In its earliest days, the five-point intersection of Washington St., 27th St., E. 26th Ave. and Welton St. was a bustling epicenter for the upper crust of Denver business men, mostly silver magnates who had come to the Queen City of the Plains to make their fortunes on the Rocky Mountains’ deep ore veins and the industry that sprang up around them.
But eventually the bottom fell out of the mine shafts littering the hills. The resulting economic downturn found Five Points in flux. The magnates spread out, creating opportunity for an influx of new Black residents who founded a cultural hub in the heart of Denver, building what soon became known as the “Harlem of The West.”
The spotlight shone brightest on the Rossonian Hotel at 2642 Welton St. Originally built in 1912 as the Baxter Hotel, The Rossonian changed hands and opened a legendary jazz lounge that became a polestar for the country’s touring greats as they traversed from coast to coast. In the vast cultural desert between Los Angeles and either St. Louis or Chicago, The Rossonian was the lone lighthouse where artists like Count Basie, Duke Ellington, Billie Holiday, Louis Armstrong, Charlie Parker, and Nat King Cole — to name but a few — found respite on the road, a place to stay for a few nights and an adoring audience to perform for.
Over time, Five Points became the entertainment destination for thousands, with more than 50 bars and jazz clubs in the neighborhood and a steady spate of all-stars holding court on their stages — up until Prohibition hit, which all but devastated the scene altogether. The music was still here, but there wasn’t a place to play it.
The next chapter of jazz history began on Dec. 6, 1933 — the day after the 21st Amendment to the Constitution was ratified repealing Prohibition, and bars like the Cruise Room (1600 17th. St., inside the Oxford Hotel) opened their doors. And although El Chapultepec was among them, it wasn’t until 1968 that it became the epicenter of Jazz in the Mountain Region, when Jerry Krantz bought it from his father-in-law Tony Romano and his partners and began hosting the nation’s elite players on its impossibly small stage.
“In its late 20th-century heyday, music icons such as Frank Sinatra, Tony Bennett, and Ella Fitzgerald stopped in to listen and perform, as well as visiting rock stars like Paul McCartney and Mick Jagger,” wrote John Wenzel in a story covering the closing of The ’Pec last December. “Even President Bill Clinton played his tenor sax on stage there.”
It wasn’t the only casualty in a brutal year for jazz in Colorado, which started with the death of long-time resident saxophonist Freddy Rodriguez Sr. who died on March 25, 2020 of COVID-19 at 89 years old. Another tremendous loss was Live at Jack’s, a perennial jazz club in the Denver Pavilions owned by Sandra Watts, who Yellow Scene interviewed a month prior to the club’s closing in June of 2020. “My fear is this will be the end of an era,” Watts said. “The overhead, combined with new restrictions, public fears, lack of funding, and loss of thousands of dollars during the mandated closures will be difficult to overcome.” Since then, Watts has launched Live at Jack’s Entertainment (liveatjacks.com) and is managing and booking bands for stages across the state.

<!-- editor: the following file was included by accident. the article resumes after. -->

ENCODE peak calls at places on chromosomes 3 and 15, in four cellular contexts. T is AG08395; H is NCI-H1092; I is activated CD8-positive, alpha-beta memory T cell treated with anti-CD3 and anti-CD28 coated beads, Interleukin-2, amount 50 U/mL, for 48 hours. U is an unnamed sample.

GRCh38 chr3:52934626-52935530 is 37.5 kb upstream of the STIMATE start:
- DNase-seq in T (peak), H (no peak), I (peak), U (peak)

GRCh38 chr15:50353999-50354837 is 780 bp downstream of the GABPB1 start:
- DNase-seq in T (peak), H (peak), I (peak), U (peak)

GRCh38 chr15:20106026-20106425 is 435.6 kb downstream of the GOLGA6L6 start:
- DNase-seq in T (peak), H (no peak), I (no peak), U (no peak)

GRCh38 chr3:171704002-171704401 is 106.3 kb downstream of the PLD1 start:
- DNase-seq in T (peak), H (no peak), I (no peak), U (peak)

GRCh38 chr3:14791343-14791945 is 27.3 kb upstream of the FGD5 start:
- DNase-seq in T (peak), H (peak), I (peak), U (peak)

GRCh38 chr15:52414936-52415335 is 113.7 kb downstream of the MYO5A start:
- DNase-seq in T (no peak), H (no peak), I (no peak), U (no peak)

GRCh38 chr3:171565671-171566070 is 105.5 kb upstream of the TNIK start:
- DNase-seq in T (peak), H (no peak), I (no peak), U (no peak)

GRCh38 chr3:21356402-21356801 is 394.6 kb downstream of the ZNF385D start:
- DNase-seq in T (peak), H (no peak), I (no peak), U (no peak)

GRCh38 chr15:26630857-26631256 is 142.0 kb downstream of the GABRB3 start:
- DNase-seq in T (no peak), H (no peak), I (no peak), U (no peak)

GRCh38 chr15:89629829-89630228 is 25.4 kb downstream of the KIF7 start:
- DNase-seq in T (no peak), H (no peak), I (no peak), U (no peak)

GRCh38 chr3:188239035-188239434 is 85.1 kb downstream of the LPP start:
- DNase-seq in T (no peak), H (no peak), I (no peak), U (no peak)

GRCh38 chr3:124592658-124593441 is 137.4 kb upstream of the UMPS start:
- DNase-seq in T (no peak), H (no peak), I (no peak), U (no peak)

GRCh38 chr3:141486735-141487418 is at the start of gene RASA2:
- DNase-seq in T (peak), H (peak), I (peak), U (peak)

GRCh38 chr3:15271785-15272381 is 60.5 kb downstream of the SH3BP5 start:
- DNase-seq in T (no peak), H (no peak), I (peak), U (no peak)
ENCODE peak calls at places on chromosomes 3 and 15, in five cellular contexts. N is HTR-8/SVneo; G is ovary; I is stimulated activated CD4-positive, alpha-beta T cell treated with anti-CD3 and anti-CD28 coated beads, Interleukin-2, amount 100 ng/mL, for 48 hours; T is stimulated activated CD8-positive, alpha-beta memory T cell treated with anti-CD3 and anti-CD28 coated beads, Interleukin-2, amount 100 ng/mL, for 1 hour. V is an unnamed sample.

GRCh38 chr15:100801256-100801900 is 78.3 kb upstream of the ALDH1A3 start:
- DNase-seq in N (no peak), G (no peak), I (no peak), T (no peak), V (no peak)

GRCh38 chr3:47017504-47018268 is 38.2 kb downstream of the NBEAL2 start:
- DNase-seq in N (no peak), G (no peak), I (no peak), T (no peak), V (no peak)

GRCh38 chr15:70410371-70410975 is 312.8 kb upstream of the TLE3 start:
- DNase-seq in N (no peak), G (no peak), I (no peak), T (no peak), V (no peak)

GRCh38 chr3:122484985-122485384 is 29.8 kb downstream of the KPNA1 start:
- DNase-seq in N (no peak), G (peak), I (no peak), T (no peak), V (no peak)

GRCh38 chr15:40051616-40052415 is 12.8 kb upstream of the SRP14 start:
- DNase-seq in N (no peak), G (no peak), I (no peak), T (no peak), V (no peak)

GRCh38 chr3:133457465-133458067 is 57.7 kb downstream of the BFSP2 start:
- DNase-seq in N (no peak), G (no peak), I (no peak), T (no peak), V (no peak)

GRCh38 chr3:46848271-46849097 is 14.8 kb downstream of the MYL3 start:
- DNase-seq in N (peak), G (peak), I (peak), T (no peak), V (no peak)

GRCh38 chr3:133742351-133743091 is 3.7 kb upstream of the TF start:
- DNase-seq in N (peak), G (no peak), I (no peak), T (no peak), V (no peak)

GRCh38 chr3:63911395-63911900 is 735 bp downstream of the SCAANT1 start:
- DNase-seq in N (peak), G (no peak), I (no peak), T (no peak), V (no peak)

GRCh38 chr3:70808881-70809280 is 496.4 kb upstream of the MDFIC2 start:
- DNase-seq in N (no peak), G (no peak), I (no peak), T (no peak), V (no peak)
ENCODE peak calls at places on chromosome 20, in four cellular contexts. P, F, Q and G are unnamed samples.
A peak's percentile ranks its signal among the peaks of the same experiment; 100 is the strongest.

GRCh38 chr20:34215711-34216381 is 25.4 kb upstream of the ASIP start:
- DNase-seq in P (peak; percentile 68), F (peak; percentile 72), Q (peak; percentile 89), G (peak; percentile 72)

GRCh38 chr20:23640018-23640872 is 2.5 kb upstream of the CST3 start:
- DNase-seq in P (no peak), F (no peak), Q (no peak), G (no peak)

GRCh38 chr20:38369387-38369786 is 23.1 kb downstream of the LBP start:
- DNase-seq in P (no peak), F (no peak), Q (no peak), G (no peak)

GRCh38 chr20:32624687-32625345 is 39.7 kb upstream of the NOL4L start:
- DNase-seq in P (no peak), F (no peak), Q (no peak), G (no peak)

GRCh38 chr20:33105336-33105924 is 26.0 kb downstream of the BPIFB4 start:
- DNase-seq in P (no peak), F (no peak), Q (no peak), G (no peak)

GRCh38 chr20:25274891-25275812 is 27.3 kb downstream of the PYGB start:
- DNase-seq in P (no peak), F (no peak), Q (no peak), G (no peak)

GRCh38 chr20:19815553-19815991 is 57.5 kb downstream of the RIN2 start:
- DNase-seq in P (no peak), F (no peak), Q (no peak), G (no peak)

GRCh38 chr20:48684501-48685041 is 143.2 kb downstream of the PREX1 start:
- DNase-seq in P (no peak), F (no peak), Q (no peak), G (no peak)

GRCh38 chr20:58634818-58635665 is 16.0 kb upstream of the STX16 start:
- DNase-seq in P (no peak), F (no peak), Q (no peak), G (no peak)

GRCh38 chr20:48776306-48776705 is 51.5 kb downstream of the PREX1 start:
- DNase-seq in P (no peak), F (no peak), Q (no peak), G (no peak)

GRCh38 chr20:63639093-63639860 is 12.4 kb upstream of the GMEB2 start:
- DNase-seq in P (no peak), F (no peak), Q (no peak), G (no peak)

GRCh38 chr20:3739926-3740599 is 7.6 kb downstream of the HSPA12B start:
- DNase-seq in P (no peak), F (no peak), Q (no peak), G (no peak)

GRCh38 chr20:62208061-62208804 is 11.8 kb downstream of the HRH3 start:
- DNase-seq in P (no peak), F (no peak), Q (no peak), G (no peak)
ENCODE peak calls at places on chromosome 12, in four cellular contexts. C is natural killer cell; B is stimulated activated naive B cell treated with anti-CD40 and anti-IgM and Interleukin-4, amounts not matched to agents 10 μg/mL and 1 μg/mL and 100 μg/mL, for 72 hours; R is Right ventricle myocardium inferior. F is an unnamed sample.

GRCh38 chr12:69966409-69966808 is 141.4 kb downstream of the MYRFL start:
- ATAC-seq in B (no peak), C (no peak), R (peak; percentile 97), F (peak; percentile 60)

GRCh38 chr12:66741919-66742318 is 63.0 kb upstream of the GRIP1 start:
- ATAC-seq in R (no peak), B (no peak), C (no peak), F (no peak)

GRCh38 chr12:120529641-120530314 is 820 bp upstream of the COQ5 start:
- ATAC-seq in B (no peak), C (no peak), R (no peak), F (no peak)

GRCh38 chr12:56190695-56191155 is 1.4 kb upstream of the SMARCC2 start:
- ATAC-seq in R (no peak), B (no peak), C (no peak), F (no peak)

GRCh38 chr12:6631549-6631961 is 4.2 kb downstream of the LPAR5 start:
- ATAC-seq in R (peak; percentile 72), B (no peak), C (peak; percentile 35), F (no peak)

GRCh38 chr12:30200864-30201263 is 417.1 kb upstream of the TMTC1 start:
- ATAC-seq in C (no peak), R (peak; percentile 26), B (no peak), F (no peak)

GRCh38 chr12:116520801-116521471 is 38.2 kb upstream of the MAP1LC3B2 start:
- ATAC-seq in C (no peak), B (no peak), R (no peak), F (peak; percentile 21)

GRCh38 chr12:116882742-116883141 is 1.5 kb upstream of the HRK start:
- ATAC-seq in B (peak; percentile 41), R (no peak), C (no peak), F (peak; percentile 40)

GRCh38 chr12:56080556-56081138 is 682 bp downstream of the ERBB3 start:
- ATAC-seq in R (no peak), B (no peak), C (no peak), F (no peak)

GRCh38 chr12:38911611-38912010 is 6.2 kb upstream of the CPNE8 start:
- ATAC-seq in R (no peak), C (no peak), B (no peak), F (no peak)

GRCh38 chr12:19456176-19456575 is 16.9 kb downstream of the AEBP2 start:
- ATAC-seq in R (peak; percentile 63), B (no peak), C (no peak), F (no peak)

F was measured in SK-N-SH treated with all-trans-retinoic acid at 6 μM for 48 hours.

With all this turmoil in mind, City Park Jazz — Denver’s weekly free jazz series, now in its 35th year — is hosting Denver Jazz Heritage Day on July 25 at their show which runs from 6–8 pm at the bandshell at the west edge of Ferril Lake in the park. The day will feature a proclamation by Denver Mayor Michael Hancock, and performances by the “El Chapultepec All-Stars” featuring long time house drummer Tony Black and players like Freddy Rodriguez Jr., Andrew Hudson, Chad Aman, and several more, bringing the spirit of the weekly jazz jam at ’The Pec back to the stage for one last hurrah.
“Denver’s jazz history is legendary, and the players we brought together for this one are all iconic — both in terms of local status and nationally as well,” said Andrew Bercaw, President of the Board of Directors for City Park Jazz as well as the music director. “It’s gonna be an emotional day, for sure. We’ve got Freddy’s (Rodriguez Sr.) son playing, for example, in tribute to his father who played at The ’Pec forever. The list of players who cut their chops on that stage in this town is a Mile High, and we all lost a piece of ourselves last year. This show should be a catharsis for all of us. A chance for all of us to celebrate Denver’s unique and beautiful jazz heritage and pay our respects to those who came before us.”
City Park Jazz runs 6–8 p.m. every Sunday in the summer through Aug. 8, rain or shine, and is free to the public. For more information, check out www.CityParkJazz.org.